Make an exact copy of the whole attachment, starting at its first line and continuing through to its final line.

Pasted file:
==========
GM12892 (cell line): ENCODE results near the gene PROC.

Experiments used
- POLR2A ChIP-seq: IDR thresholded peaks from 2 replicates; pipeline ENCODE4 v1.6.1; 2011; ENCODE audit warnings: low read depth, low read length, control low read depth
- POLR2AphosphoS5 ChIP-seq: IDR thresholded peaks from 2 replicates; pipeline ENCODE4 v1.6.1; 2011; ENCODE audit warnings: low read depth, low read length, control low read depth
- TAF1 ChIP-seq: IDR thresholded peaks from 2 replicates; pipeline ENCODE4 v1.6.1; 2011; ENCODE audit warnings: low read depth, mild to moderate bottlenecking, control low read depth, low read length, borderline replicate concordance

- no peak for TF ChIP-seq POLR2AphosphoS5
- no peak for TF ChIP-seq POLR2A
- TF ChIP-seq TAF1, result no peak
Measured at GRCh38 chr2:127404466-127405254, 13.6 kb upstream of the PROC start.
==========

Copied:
GM12892 (cell line): ENCODE results near the gene PROC.

Experiments used
- POLR2A ChIP-seq: IDR thresholded peaks from 2 replicates; pipeline ENCODE4 v1.6.1; 2011; ENCODE audit warnings: low read depth, low read length, control low read depth
- POLR2AphosphoS5 ChIP-seq: IDR thresholded peaks from 2 replicates; pipeline ENCODE4 v1.6.1; 2011; ENCODE audit warnings: low read depth, low read length, control low read depth
- TAF1 ChIP-seq: IDR thresholded peaks from 2 replicates; pipeline ENCODE4 v1.6.1; 2011; ENCODE audit warnings: low read depth, mild to moderate bottlenecking, control low read depth, low read length, borderline replicate concordance

- no peak for TF ChIP-seq POLR2AphosphoS5
- no peak for TF ChIP-seq POLR2A
- TF ChIP-seq TAF1, result no peak
Measured at GRCh38 chr2:127404466-127405254, 13.6 kb upstream of the PROC start.